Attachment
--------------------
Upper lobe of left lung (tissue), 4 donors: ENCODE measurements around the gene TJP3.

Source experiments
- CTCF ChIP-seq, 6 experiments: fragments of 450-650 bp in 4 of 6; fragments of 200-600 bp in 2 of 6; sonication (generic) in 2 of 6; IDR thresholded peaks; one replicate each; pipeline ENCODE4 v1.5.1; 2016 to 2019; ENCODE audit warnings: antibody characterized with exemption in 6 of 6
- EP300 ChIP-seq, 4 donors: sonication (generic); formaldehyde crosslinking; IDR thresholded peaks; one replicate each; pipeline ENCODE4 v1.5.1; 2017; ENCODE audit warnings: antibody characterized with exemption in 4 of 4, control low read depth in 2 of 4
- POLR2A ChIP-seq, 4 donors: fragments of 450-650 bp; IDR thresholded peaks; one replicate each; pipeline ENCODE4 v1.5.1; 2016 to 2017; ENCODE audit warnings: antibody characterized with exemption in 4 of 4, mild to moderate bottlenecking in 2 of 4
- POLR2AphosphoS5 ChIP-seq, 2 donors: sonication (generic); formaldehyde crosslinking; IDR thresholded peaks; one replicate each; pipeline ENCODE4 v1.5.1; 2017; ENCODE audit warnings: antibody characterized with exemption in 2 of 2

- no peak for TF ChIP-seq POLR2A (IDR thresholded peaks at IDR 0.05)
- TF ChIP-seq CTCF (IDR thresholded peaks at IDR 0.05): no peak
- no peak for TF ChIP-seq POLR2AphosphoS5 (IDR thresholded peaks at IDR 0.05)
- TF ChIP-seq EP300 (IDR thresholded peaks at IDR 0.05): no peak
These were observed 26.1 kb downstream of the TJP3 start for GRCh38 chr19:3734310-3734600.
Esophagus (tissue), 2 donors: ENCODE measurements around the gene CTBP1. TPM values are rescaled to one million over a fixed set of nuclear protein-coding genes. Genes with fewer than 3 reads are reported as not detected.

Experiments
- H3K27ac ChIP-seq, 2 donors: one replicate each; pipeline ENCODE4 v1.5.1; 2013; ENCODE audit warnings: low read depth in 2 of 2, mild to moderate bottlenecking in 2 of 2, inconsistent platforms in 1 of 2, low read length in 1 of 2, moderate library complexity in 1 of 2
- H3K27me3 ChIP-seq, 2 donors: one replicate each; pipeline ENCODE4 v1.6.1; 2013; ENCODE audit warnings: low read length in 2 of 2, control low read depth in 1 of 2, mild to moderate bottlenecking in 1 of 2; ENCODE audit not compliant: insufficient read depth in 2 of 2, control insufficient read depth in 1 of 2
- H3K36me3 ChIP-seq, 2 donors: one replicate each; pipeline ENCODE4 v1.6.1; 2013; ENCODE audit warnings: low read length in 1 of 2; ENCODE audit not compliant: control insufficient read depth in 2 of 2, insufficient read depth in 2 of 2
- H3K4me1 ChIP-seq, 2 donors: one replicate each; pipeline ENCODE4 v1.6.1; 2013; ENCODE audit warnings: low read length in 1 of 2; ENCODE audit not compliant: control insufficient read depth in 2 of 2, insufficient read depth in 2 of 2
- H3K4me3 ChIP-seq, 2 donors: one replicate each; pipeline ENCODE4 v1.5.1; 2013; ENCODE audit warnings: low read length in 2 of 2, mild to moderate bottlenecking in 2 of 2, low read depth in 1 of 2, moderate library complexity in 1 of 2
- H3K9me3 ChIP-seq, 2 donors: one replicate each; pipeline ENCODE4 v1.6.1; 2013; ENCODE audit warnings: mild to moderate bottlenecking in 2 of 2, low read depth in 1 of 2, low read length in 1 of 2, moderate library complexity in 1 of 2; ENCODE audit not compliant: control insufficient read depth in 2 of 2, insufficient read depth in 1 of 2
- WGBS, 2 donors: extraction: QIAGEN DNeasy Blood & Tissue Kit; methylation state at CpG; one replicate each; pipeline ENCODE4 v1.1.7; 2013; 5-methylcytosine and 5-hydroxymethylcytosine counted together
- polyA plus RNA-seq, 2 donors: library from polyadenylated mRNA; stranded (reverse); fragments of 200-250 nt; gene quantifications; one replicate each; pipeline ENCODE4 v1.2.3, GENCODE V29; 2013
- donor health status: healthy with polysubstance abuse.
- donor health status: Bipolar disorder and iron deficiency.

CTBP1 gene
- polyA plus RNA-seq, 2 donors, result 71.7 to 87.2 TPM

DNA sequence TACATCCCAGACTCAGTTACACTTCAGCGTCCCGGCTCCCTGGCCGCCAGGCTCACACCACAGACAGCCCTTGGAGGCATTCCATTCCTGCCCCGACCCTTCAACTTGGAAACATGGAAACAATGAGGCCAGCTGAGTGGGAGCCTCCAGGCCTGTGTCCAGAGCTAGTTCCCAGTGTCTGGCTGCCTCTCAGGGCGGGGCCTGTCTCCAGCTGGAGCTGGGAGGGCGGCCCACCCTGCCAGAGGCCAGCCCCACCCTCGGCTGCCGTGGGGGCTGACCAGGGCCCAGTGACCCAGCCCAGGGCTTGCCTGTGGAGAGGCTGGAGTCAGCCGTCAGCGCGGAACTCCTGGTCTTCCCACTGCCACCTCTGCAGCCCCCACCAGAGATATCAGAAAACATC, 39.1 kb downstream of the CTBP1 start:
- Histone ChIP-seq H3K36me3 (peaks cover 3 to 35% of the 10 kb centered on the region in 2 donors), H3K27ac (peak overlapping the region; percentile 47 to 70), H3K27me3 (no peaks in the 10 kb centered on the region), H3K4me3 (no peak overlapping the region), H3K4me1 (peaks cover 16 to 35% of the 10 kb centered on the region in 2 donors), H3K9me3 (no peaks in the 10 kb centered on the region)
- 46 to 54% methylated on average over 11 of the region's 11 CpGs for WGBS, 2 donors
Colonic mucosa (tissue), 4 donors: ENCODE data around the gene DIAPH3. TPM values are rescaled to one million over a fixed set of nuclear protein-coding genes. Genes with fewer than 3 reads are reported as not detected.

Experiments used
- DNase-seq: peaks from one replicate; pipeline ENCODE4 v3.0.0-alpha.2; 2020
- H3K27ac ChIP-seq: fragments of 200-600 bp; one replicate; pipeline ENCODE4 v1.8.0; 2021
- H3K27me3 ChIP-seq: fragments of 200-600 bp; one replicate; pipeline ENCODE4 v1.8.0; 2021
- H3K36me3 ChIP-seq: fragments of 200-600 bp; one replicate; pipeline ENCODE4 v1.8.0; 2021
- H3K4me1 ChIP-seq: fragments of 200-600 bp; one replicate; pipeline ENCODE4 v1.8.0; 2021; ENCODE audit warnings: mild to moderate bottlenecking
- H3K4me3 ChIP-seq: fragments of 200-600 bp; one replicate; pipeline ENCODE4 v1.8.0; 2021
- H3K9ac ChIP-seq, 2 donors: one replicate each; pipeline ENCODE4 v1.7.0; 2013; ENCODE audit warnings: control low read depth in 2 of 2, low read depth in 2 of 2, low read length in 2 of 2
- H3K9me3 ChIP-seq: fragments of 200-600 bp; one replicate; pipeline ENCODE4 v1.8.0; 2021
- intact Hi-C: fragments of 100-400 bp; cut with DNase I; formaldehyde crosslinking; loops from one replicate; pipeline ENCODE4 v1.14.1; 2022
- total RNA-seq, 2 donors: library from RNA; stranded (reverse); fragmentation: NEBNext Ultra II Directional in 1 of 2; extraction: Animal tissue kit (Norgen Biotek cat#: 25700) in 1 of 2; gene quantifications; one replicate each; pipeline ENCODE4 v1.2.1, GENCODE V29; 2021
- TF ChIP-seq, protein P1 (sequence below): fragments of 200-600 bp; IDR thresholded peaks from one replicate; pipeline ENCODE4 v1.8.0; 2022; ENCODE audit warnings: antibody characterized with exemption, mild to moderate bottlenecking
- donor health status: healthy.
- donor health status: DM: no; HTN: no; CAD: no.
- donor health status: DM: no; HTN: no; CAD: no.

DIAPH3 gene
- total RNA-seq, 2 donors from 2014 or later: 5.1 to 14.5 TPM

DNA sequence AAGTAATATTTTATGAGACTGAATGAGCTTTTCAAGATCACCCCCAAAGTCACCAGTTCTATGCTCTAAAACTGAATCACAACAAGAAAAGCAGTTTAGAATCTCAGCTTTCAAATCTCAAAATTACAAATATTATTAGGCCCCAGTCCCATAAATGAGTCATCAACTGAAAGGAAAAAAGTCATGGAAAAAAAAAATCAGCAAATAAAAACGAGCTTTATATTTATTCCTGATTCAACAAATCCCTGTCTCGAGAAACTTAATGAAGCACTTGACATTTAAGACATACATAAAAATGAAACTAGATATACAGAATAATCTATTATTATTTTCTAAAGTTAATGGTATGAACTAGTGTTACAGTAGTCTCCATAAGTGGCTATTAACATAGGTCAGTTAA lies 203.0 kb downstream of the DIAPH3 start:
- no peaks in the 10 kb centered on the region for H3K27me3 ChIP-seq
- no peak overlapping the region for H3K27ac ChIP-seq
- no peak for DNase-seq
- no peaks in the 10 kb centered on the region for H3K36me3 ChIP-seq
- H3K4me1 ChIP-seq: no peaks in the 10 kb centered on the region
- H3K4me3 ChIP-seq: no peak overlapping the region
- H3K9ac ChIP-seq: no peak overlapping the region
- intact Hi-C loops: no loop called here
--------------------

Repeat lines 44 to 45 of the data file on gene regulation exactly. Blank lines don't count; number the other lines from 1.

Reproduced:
- donor health status: DM: no; HTN: no; CAD: no.

DIAPH3 gene